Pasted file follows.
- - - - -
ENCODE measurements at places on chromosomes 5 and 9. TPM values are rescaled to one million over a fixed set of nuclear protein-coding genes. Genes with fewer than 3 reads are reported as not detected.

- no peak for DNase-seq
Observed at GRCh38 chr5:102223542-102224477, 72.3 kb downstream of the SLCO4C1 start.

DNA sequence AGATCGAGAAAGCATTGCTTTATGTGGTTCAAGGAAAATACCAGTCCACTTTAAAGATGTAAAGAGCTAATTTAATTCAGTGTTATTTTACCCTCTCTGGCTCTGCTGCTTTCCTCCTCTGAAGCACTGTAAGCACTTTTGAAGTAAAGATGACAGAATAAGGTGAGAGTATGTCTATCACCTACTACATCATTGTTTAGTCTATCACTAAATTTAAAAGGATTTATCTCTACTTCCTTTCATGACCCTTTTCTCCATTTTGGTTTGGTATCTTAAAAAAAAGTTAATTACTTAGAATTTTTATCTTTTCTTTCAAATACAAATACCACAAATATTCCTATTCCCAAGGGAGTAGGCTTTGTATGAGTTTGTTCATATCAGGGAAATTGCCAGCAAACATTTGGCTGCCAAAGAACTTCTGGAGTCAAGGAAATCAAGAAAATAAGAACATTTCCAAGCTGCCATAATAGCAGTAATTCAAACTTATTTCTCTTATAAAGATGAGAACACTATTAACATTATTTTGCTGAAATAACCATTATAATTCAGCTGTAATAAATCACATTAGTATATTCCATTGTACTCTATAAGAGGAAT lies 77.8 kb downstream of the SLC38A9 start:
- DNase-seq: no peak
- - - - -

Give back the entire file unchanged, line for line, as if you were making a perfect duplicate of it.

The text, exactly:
ENCODE measurements at places on chromosomes 5 and 9. TPM values are rescaled to one million over a fixed set of nuclear protein-coding genes. Genes with fewer than 3 reads are reported as not detected.

- no peak for DNase-seq
Observed at GRCh38 chr5:102223542-102224477, 72.3 kb downstream of the SLCO4C1 start.

DNA sequence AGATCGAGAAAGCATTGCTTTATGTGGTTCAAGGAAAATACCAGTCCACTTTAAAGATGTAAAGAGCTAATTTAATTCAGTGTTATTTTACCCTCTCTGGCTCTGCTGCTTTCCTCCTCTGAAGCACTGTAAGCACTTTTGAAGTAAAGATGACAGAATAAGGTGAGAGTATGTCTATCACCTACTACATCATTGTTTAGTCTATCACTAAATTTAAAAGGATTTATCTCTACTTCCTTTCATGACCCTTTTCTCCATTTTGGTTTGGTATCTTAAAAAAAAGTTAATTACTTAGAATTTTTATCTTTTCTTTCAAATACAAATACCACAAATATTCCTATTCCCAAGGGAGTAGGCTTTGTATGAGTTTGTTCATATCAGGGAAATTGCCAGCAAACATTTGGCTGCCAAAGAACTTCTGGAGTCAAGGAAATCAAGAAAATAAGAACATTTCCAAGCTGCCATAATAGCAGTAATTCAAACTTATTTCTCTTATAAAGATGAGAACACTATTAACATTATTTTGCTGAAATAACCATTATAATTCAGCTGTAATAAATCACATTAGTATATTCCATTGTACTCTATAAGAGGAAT lies 77.8 kb downstream of the SLC38A9 start:
- DNase-seq: no peak